Sexual Violence 101

RainLily Hotline: 2375 5322

Sexual violence is a serious public health and human rights problem disproportionately affecting women

Any kind of intended or planned offence by a person in terms of act, language or attitude with a sexual implication to another person's body to such an extent that, irrespective of relationship or place, it causes the latter to have a feeling of fear, being threatened or insulted, constitutes an act of sexual violence.

Sexual violence is not merely a kind of sexual behaviour, but an act of violent attack by means of sex so as to dominate others.  The term does not only limit to rape and indecent assault, but also embraces any kind of sexual abuse without body contact that can still cause the victims to feel fear, being insulted and harmed (including sexual harassment).


Wearing 'revealing clothes' and 'behaving seductively' are causes of why women are sexually assaulted 

Women can dress anyway they want. Sexual violence is an act of violence and control; how the victim/survivor dressed and behaved have very little to do with it. There should be no excuse or mitigation for sexual violence.

Most perpetrators are strangers to the victim  

According to statistics from RainLily, 80% of perpetrators are known to the victim, including friends and family members.

Sexual violence often take place outside, away from home

Most cases of sexual violence take place at the victim's own home.

Alcohol, drugs, stress or depression can turn people into perpetrators 

Alcohol, drug, stress or depression are not the cause of sexual violence, they should not be used to justify the perpetrator's behaviour.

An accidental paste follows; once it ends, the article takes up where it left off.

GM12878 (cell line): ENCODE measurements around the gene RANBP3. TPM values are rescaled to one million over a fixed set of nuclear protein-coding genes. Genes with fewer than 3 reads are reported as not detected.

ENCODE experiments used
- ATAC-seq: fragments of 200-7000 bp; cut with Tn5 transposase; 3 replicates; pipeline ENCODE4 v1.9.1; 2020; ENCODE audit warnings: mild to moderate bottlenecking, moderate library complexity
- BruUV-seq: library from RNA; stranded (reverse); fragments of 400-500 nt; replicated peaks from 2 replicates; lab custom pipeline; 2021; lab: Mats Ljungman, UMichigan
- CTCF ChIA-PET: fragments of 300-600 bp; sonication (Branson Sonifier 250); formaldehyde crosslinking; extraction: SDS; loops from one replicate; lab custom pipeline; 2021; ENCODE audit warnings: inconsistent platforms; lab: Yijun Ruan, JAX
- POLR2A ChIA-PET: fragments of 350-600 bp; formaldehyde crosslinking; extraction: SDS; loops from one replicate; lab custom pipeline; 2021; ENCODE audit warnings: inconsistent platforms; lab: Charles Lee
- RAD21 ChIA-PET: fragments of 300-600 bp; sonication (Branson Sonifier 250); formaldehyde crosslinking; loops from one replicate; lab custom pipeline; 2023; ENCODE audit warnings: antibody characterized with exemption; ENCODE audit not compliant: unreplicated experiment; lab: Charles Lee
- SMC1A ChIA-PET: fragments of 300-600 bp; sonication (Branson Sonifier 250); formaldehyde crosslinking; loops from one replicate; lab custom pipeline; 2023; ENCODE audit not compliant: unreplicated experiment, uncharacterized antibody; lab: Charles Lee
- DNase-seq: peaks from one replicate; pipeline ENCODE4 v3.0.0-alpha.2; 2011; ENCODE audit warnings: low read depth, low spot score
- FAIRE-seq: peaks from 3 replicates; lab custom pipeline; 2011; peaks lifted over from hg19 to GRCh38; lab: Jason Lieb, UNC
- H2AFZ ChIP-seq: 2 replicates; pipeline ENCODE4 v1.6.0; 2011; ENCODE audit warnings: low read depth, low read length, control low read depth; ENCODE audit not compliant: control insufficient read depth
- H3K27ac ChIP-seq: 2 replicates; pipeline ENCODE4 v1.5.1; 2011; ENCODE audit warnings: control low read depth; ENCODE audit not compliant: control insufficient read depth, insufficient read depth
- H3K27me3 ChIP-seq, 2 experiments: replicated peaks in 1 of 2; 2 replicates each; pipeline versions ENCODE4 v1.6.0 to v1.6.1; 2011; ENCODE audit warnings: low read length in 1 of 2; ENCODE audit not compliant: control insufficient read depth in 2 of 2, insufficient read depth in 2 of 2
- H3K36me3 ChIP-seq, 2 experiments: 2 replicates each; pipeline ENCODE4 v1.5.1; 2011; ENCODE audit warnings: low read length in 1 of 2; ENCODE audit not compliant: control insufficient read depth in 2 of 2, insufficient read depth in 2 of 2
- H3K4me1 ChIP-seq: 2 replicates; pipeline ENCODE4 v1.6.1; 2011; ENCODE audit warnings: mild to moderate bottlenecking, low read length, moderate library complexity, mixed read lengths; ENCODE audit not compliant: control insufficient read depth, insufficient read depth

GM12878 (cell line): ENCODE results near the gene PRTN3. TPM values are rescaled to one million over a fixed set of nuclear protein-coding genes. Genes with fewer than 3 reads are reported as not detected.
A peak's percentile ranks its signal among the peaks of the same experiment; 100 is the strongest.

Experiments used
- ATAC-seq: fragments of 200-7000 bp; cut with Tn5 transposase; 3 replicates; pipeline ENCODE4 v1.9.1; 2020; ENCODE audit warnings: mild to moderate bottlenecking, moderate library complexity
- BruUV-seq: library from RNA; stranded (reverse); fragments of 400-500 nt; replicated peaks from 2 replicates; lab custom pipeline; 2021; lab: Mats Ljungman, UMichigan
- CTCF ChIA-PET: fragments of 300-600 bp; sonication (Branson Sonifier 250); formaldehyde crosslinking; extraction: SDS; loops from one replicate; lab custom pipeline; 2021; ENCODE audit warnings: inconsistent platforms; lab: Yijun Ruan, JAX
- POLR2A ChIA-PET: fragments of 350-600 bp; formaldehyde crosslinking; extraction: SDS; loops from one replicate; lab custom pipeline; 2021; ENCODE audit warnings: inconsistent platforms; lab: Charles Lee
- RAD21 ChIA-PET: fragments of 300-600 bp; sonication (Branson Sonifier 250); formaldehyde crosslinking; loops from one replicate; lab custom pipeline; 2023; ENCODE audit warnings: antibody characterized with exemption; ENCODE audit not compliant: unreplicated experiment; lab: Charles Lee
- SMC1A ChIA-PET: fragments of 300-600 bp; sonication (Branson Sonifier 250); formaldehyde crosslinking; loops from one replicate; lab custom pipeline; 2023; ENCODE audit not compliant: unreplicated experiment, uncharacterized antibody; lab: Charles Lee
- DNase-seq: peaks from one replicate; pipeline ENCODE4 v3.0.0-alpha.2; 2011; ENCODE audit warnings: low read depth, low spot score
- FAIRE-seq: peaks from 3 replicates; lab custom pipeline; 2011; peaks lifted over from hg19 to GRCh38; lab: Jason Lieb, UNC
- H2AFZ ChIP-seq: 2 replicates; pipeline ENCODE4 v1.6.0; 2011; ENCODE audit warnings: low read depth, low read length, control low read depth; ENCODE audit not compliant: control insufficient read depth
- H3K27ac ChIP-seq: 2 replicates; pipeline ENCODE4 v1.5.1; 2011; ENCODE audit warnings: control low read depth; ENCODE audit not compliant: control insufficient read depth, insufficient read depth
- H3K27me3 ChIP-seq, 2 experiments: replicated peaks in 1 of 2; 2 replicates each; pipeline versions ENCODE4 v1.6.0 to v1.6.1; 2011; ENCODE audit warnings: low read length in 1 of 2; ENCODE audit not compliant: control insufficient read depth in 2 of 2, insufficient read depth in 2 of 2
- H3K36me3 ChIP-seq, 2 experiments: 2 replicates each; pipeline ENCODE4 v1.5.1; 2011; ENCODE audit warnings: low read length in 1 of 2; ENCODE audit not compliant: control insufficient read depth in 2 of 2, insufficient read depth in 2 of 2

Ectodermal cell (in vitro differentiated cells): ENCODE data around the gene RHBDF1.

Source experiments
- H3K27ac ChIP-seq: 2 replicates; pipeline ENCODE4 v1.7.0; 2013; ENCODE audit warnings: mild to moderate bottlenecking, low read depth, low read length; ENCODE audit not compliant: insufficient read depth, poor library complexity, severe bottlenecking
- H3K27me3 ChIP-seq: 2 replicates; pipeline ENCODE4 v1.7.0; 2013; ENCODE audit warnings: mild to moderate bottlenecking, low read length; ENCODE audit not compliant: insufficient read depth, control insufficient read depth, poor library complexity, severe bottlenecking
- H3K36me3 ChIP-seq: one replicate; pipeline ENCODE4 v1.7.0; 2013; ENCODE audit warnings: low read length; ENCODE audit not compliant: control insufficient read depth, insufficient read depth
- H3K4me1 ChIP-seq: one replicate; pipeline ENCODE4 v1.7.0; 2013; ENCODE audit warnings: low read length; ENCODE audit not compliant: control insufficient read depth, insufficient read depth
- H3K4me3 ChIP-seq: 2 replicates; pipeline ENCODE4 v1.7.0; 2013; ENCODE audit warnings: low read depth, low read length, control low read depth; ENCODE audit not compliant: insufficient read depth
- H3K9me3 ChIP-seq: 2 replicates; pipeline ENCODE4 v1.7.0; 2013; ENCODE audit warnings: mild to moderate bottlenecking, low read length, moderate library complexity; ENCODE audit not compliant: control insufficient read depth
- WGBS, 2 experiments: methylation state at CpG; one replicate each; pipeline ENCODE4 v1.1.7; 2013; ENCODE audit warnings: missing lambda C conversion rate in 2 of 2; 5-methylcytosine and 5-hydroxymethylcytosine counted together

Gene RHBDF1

If you need emergency medical attention, please call the 999 Hotline for emergency ambulance service, or head to the nearest Accident & Emergency Department.


Please remember that what has happened to you is not your fault. You are not to blame.

  • Get to a safe place

  • You may be in shock and feel scared because of what happened

  • See if a trusted friend can be with you

  • You may be in need of immediate medical attention for :

    • Injuries

    • Sexually Transmitted Infections (STI)

    • Emergency Contraception Pill (has to be taken within 72 hours after the incident)

  • If you consider reporting the incident to police :

    • A forensic medical exam is preferred to be conducted within 72 hours of the assault or rape

    • Retain what you were wearing, and any evidence left by the assailant

    • If you do change your clothes, put them in a clean plastic bag

    • Avoid eating, drinking washing, having a cigarette, and brushing your teeth

    • Do not clear up the area of the incident

    If you have done some of the things listed above, it is still possible for forensic evidence to be collected.

If you need emergency medical attention, please call the 999 Hotline for emergency ambulance service, or head to the nearest Accident & Emergency Department.

RainLily provides companion for immediate and follow-up medical care and legal procedures, contact RainLily Hotline 2375 5322 for more. (All information is kept strictly confidential.)


Bystander has the ability to intervene an incident of sexual violence and stop the culture that supports sexual violence